will bring a gift and say thank you.  In general the single women seem
more attuned to helping out in the kitchen.  Which is nice, but we
really don't expect our guests to do K.P. duty. We actually have one
regular who cleans up better than we do!

>3. Do people think that BTs and singles should spend shabbat among 
>themselves more?

Regarding BT's, being one myself I don't know exactly what this means.
First of all everyone is, or at least should be, a BT.  Once a person
has attained a basic level of orthodoxy (ooh! let's have a discussion to
define what that means!) his BTness becomes irrelevant, unless he makes
it relevant.  I've been told that one is not even permitted to ask if
someone is a BT.

I was never really single (I got married upon graduating college), but I
sense that there may need to be more sensitivity (and we're guilty of
this) when singles and families are together.  Families can get very
caught up in talking about family issues, kids, schools, pediatricians,
etc.  And I think these conversations can be very difficult (or at least
boring) for some singles.

There is one issue which my wife and I sometimes have trouble with. I
know when you do a mitzvah you should not expect anything in return.
However, it would be nice if just once in a while a single person would
invite us for a meal.  I'm not talking about college students.  I'm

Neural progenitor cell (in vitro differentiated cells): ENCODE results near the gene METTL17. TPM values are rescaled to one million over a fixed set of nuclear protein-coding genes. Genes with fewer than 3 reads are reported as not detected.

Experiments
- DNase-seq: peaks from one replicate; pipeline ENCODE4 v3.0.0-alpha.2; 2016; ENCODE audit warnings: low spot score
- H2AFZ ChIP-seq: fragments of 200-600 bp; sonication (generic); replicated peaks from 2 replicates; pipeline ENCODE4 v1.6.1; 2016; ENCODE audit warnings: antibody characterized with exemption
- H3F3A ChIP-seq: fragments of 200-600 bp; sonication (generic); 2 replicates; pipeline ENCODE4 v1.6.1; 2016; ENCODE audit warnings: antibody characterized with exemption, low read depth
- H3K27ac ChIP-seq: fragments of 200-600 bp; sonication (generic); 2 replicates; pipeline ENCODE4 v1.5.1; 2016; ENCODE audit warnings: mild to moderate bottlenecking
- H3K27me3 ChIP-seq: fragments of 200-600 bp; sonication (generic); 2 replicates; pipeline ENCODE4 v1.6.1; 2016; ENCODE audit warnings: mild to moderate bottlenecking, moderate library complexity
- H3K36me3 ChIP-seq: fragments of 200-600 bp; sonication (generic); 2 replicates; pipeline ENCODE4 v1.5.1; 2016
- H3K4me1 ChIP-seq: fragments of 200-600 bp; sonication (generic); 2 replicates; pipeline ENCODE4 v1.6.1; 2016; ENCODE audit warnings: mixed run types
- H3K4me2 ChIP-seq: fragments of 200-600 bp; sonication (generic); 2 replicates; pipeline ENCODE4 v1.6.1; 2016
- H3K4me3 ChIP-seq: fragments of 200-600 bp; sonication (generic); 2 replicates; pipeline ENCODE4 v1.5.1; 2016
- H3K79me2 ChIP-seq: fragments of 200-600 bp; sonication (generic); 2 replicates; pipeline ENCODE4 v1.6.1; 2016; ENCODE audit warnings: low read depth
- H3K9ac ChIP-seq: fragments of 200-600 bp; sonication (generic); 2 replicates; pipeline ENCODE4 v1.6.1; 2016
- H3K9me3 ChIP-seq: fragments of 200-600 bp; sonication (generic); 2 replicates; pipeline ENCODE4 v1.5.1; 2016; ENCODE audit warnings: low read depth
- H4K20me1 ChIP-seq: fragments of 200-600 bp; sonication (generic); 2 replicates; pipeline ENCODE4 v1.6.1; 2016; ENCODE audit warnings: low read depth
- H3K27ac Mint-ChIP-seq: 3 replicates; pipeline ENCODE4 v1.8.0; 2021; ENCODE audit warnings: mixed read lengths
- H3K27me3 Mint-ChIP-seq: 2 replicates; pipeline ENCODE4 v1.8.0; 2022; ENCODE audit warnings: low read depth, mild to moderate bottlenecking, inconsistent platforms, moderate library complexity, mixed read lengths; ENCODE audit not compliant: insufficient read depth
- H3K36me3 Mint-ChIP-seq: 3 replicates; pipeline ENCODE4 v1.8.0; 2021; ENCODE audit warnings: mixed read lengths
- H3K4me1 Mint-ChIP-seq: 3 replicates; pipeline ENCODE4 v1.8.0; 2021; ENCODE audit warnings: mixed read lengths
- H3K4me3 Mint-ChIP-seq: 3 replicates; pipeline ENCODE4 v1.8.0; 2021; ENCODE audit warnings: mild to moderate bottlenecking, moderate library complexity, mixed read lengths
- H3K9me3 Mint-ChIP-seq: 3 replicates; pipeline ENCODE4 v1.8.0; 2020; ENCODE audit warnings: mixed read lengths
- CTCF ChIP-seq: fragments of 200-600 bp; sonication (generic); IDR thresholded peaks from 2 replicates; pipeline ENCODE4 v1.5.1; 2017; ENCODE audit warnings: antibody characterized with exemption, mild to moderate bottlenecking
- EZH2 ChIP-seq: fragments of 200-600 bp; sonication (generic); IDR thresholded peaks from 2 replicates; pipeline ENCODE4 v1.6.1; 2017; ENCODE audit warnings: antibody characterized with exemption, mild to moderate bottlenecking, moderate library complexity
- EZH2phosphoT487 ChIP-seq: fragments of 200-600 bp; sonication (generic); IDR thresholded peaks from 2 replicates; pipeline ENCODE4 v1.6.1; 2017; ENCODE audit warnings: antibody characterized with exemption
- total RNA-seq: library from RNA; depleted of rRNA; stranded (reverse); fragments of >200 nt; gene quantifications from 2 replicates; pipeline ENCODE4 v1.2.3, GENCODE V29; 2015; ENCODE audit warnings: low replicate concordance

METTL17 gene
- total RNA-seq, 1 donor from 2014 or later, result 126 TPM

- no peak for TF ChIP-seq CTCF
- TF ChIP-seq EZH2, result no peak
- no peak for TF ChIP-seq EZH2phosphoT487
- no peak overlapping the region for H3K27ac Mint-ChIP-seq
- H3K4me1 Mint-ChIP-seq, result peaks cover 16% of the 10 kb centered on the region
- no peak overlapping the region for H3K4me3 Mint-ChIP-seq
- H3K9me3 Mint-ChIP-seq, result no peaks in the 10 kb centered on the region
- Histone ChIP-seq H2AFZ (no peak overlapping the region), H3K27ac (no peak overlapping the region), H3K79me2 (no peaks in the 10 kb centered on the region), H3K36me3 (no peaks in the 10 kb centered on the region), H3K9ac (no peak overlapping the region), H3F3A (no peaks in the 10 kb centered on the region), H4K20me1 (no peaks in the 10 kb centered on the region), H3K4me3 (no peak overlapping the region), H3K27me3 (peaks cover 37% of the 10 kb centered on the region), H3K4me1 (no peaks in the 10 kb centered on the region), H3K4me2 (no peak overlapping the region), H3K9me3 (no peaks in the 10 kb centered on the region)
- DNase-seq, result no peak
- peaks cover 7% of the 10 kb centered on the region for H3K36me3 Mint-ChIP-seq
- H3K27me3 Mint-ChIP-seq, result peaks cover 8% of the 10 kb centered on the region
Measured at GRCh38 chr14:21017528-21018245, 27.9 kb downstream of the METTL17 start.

talking about single people with jobs and homes, people who often will
make large shabbos meals for groups of other singles, people who we have
invited to our shabbos table dozens of times, people who have felt
comfortable calling us Friday afternoon for a shabbos meal (and we like
it that way).  It's not a big deal.  Maybe someone could help sensitize
us as to why this is so.


From: Moshe Rappoport <mer@...>
Date: Mon, 6 Nov 1995 18:20:51 +0100
Subject: Kashrus of Shellac

If you look at the labels on the wooden cartons that are used for fresh
fruits in the USA, you will see that certain fruits are coated with
shellac. (I think there is some new legal labeling law which requires
the packers to list all the ingredients.)

If this shellac is indeed made from beetles raised expressly for this
purpose (the insects have a waxy covering that makes them waterproof),
the fruits must, according to some Rabbonim, be cleansed with a scouring
agent before consumption.

For some reason, this issue has not received much public notice.

I too would be interested in knowing, whether there are Poskim who rule
that the fruits can be eaten as is.

Moshe Rappoport
IBM Zurich Research Laboratory - Saeumerstrasse 4
CH-8803 Rueschlikon/Switzerland
Tel.  +41-1-7248-424      Fax.   +41-1-724-0904
email:  <mer@...>


From: <ROSELANDOW@...> (Rose Landowne)
Date: Mon, 6 Nov 1995 12:23:13 -0500
Subject: Maariv Siddur for Motzi Shabbat